Support steps towards daily autonomy.
The transition from high school graduation to beyond can be very intimidating for many reasons. For the past 12+ years, your child likely has become accustomed to the daily routines of grade school, an allowance of spending money, the presence of consistent friends/family, and the expectation for daily needs being met for them. Once on their own, your child will quickly learn how much they may have previously taken for granted– and that’s ok! Experiencing the loss of expectations they didn’t realize they had is important so they know what they now need to provide for themselves. As a parent, it can be very helpful to foresee some of these changes and help set them up for a smoother transition to a life outside of your home. This can look like helping your child set up independent checking/savings/credit accounts, providing financial education for smart decision making, involve your child in processes like monthly bill payments and managing healthcare needs, and keying them in on the systems you have been maintaining so when it comes time for them to takeover they are aware of what responsibilities they will be taking on. Just be mindful that this should be a transition of responsibility versus a dumping of expectations. Another way parents can encourage daily autonomy includes modeling or enacting examples for organization and schedule-tracking.
Normalize mistakes and encourage course-correction.
As your teenager enters adulthood, this new level of independence will lead to risky behaviors, miscalculated risks, and misinformed decision-making. Bottom line: your kid will mess up! It is important to not only expect for your child to make real-life mistakes, but understand how important learning from these mistakes can be as well as the impact your response to these situations can have on how closely your child trusts you to be there when trouble arises. It is important to respect the decisions your child makes and to be there for them regardless of the outcome. Be sure to manage your own emotions first, and remember there are many different ways you can be there in times of stress for your child: listen to their problems, validate their experience, take their perspective as new adults, collaborate for a solution. This can be most stressful when it comes to money, but just remember that even if you aren’t able to support a financial bailout you can still support a plan for budgeting and repayment to resolve the issue and prevent it from happening again– this can even be more helpful for your child to learn how to avoid these problems in the future and feel confident not having to depend on others to solve their problems for them!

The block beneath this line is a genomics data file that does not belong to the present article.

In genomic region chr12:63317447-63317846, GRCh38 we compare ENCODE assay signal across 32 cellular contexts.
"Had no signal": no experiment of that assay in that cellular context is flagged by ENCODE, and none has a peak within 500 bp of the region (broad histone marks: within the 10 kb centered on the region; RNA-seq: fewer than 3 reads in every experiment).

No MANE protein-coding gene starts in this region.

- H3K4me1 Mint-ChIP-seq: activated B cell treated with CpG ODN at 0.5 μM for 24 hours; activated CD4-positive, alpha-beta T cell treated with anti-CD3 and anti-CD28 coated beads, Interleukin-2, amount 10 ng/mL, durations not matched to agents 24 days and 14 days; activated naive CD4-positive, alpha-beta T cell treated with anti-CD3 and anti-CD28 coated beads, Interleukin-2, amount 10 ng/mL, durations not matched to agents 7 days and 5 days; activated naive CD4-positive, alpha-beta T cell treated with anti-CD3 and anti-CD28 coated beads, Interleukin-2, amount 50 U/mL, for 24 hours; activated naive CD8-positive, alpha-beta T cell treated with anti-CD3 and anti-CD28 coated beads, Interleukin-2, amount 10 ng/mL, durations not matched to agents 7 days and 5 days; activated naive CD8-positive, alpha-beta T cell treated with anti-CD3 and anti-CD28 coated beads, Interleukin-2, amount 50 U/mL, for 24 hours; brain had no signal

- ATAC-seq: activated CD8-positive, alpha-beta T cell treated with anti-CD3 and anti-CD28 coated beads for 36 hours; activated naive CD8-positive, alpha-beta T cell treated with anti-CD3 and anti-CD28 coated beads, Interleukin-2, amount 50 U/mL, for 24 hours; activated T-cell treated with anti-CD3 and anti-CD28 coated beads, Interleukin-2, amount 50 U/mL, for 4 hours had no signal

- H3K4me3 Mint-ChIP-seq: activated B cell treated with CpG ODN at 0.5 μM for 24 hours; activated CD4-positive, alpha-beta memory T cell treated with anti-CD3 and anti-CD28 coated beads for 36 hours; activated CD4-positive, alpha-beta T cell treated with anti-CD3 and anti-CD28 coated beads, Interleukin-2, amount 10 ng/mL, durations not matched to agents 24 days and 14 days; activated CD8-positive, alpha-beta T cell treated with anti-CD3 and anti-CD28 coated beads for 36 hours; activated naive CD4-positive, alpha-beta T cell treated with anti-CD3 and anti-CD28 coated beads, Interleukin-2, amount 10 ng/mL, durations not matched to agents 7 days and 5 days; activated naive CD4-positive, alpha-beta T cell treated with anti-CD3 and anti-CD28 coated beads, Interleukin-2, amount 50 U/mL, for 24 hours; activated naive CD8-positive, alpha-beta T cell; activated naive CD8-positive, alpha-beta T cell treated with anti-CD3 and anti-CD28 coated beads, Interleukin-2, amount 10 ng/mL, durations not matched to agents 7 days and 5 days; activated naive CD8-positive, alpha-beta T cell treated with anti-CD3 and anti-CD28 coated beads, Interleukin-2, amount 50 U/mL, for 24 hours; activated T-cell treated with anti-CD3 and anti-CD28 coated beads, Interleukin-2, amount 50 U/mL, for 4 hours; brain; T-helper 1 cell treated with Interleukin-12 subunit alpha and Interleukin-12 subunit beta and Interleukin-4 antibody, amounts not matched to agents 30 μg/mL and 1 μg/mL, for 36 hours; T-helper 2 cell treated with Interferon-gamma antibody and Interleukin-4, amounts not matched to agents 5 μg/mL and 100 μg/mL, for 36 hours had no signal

Commit to regular engagement, even if it is not reciprocated.
As your now-adults are starting a new chapter of their lives, things can become very busy! They are so used to their friends and family constantly being around that they may forget to call, text, or email. But don’t mistake their lack of contact to mean they don’t need you— in fact, they probably need you now more than they even realize. Be the one to reach out, but don’t take offense if your messages aren’t returned. It’s important your child knows that even when then are busy juggling their new responsibilities, you are still available and committed to staying present in their life from afar. One way to keep showing up with encouragement when your child needs it is to keep a copy of their work/class schedule so you can check in with purpose— wish them luck on a big test, offer some sweet words of advice before a job interview, or offer relief with a weekend back home after a busy week of commitments. You can check in by sending care packages or small gifts that will be useful to them and show your child you’re still supporting them in little ways. Providing their favorite snacks, gas money, and gift cards to their favorite restaurants are perfect examples of treats that will brighten their day!